Garofano, who is currently released on a $50,000 bond, was ordered to report to prison on October 10. Added to this he will also serve a three year supervised release once his prison term is complete. Garafano was one of four people charged in the 2014 hacking scandal and was the last to be prosecuted. Prosecutors argued for a sentence of 10 to 16 months in prison, in line with federal guidelines. Garofano asked for leniency, requesting no more than five months in prison and another five months of home confinement on the basis that he believed he had already suffered serious consequences and had apparently behaved in an appropriate manner since he was charged.
For Cosmos Bank, a bank that has been in business for 112 years, August will go down as one of the bank’s worst months. On August 14, 2018, the Hindustan Times reported that the bank suffered a two-stage attack where malware was used on the bank's ATM server to steal the credit card information of customers, alongside SWIFT codes required for transactions. It was estimated that during the first wave roughly 11.5 million USD in transactions from multiple countries was stolen. In the second wave, on the same day, close to 2 million USD was withdrawn through debit card transactions across India. Later when those funds were traced it was discovered that they were transferred to Hong Kong via fraudulent SWIFT transactions.
Cosmos Bank chairman Milind Kale said the cyber attack was a global effort as cyberattackers operated from "22 nations." The bank pointed the finger at Canada as the place of origin for many of the fraudulent transactions. A further article published by the Hindustan Times said that the hackers failed in their first attempt to compromise the bank's systems. Despite the first failed attempt worryingly no alert was issued to put the bank on guard against any further suspicious activity. The bank has since confirmed that no funds had been debited from its customers’ accounts.
The North Korean linked Lazarus group has been on both government and security firms advanced persistent threat (APT) watch lists for a while now. Sometimes referred to as Hidden Cobra, particularly by the US Computer Emergency Readiness Team (US-CERT), the group has conducted many cyber espionage campaigns as well as targeting banks and other financial companies around the globe. Over the last few months, Lazarus has successfully compromised several banks and infiltrated a number of global cryptocurrency exchanges and fintech companies. Much of the groups work targeted Windows systems and machines. However, the group is now targeting MacOS.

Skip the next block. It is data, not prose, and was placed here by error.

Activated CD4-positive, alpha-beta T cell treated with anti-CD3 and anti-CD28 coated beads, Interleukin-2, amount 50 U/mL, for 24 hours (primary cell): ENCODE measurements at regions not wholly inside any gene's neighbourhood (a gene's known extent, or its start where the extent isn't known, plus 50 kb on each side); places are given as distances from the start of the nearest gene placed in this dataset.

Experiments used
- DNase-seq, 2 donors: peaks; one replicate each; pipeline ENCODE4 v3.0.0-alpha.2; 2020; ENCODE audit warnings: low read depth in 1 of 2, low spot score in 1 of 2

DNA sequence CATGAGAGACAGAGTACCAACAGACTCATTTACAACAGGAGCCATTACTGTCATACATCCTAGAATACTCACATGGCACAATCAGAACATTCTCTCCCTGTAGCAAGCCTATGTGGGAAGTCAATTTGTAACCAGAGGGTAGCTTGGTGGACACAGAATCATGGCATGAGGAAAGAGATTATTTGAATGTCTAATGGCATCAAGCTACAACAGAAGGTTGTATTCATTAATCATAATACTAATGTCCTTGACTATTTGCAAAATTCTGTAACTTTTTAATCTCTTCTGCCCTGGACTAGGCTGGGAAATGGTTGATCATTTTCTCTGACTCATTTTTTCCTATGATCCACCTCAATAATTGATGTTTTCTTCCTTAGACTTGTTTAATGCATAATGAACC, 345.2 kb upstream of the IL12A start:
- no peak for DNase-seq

Lazarus Group is perhaps most well-known for the Sony Pictures hack which occurred in October 2014. The group managed to gain access to the media giant’s network and stole massive amounts of confidential data and then leaked them online. The hack was seen as retaliation to the movie The Interview starring James Franco which was seen by Lazarus group as derogatory to North Korea. The group also issued vague threats to theatres who intended to show the film. Sony canceled the release of the movie as a result of the hack and subsequent threats.
For several years now the Chinese government has been attempting to create a set of standards and norms governing cybersecurity. In the wake of increased trade tensions between the US and China, there is a growing fear among security researchers and investors that these standards may be used to deter or sabotage the efforts of foreign tech firms trying to enter the Chinese market. The set of standards is often simply referred to as the “national cybersecurity standards”. These standards are issued by the Chinese National Information Security Standardization Technical Committee (TC260), a government agency that has issued roughly 300 standards since 2015.
Generally, these standards are seen as recommendations made by the government. They are intended to govern the design and operation of various products, such as routers, firewalls, or even software applications. Some of these standards describe methods of providing the Chinese government with access to sensitive data belonging to Chinese citizens. It further specifies how that data is handled by a particular type of service or piece of hardware. Other stipulations provide a list of acceptable encryption algorithms. Others specify how a product's cross-border data transfer and behavior are to be handled and monitored. According to the Chinese government, these standards are all only "recommended" as mere guidelines for product and service designs and bare no official status for the sale of products on the Chinese market. However, the Center for Strategic and International Studies (CSIS), a Washington-based think tank, in practice, many of these "recommended" standards may actually be required to do business in China without explicitly saying so.